Charities and Business Modelling - Part Two
Even the best charities struggle with the Business Model Canvas at first. This is Part Two of the hurdles that can trip them up.
Customer Acquisition and Retention
A vital part of your strategy is your method of attracting and keeping customers.
Some businesses emphasise one over the other depending on their industry, that’s up to you.
The problem is, most not-for-profits can’t articulate either approach. They start with a large network of donors, and then tend to slowly let them slip away.
It's like someone trying to fill up a bath, but without a plug:
Customer acquisition is about how hard the tap is running – how much water is going into the bath.
Customer Retention is about the size of the drain at the bottom – how quickly water is leaving the bath.
Charities see this and say “Our most valuable asset is the water that’s currently in the bath”.
The real question is: is the bath getting fuller, or emptier?
Startups and For-Profit businesses do this instinctively. It’s a part of survival.
They measure click-through rates.
They experiment with different acquisition channels.
They use targeted advertising.
They obsess over campaign metrics.
They use A/B testing to constantly improve the customer experience.
Charities on the other hand? Print a newsletter, mail it out, cross our fingers and see what comes back.
There’s so much to gain from following how the best new companies attract and delight their tribes – the sharpest charities are already cottoning on.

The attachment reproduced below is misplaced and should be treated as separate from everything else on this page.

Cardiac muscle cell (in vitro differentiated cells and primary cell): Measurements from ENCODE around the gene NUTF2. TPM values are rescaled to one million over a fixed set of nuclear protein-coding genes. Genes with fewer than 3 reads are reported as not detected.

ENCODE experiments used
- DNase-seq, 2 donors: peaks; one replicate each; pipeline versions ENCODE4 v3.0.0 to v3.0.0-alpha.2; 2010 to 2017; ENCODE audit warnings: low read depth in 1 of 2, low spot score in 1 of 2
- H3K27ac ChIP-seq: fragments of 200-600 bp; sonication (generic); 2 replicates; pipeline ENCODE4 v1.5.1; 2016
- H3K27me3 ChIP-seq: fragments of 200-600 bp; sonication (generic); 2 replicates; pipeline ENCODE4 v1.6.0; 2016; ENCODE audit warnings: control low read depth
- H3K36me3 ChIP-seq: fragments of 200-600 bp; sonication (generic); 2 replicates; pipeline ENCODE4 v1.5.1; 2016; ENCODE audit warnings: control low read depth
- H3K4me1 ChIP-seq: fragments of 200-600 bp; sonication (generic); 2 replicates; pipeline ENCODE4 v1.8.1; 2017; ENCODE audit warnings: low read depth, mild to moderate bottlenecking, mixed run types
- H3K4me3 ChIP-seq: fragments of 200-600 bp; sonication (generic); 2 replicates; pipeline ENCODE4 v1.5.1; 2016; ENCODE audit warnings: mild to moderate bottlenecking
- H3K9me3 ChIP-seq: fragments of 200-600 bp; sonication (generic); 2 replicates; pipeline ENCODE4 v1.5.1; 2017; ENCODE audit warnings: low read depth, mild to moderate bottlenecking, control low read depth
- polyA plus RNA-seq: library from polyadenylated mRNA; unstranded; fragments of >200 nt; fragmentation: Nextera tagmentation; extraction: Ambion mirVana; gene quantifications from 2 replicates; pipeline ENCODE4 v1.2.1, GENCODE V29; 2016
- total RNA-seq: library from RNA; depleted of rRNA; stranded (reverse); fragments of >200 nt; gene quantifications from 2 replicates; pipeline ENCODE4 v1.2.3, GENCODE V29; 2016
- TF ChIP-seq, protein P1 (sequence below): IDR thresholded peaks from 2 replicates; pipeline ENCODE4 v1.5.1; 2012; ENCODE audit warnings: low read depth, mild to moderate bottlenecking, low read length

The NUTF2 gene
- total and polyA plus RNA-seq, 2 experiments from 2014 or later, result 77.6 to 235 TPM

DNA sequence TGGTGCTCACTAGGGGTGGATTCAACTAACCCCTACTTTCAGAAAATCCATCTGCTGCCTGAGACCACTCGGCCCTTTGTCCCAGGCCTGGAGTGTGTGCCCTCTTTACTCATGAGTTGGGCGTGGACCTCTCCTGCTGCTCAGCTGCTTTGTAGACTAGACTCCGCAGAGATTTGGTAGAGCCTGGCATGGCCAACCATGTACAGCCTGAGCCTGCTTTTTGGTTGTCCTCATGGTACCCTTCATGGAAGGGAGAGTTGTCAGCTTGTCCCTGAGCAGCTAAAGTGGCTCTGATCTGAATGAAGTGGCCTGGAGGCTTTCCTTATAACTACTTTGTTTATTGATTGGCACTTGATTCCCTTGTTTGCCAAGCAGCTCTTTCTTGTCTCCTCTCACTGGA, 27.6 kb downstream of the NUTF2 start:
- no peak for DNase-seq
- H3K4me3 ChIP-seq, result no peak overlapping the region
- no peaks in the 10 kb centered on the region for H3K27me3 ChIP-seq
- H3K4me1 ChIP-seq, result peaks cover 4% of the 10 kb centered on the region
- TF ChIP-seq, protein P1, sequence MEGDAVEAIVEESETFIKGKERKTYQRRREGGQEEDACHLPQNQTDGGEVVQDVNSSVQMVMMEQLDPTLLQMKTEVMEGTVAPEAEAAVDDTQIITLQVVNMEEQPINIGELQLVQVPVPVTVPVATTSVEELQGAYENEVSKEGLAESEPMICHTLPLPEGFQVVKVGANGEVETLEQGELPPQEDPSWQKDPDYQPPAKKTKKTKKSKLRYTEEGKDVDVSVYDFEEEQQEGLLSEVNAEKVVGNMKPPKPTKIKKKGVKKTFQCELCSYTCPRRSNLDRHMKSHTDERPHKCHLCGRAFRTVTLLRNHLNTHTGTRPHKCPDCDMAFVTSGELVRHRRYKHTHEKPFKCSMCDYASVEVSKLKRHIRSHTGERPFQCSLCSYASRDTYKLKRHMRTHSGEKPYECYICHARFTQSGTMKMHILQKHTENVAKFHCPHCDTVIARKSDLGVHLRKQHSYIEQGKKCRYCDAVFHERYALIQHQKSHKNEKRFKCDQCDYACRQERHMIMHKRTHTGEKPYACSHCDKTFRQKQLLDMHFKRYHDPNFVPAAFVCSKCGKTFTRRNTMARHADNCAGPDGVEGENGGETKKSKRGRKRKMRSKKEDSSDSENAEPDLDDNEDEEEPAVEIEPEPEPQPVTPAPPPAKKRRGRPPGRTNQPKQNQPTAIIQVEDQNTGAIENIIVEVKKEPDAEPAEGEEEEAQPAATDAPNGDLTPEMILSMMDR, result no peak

Reliance on Volunteers
Volunteers are great – people who love your cause, and want to help out.
Sometimes, volunteers are skilled, bringing their professional expertise with them.
The temptation is to depend on these volunteers, instead of employing a staff member.
It’s initially a good offer, saving $50-70k that can go elsewhere.
Until you look at the hidden maths.
Volunteers aren’t free. They take up your time, energy and attention – especially when there’s a few of them.
Training is expensive, and you’ll constantly be training and re-training new volunteers.
You can’t bank on a volunteer like you can bank on a paid team member. You can’t ask them to do the horrible parts of the job.
You have no control over their schedules or their lifestyle. That means, they hold the power, and you can’t keep calling in favours when things get busy.
There’s also no gauge for performance – and no incentives for exceeding targets.
A proper front-of-house person will do more (and faster) than three volunteers in a café.
A proper sales person may not be cheap, but will bring in multiples of what they’re paid.
A proper graphic designer will create as many versions of a logo as you like, rather than asking a volunteer as a personal favour. You’ll end up with something that’s actually good.
A business model that relies on skilled volunteers saves money at first, but the risks and inefficiencies aren’t worth it. Use your volunteers wisely.
Shifting to an Entrepreneurial Mindset
In The E-Myth Revisited, Michael Gerber describes the three roles that exist within a business: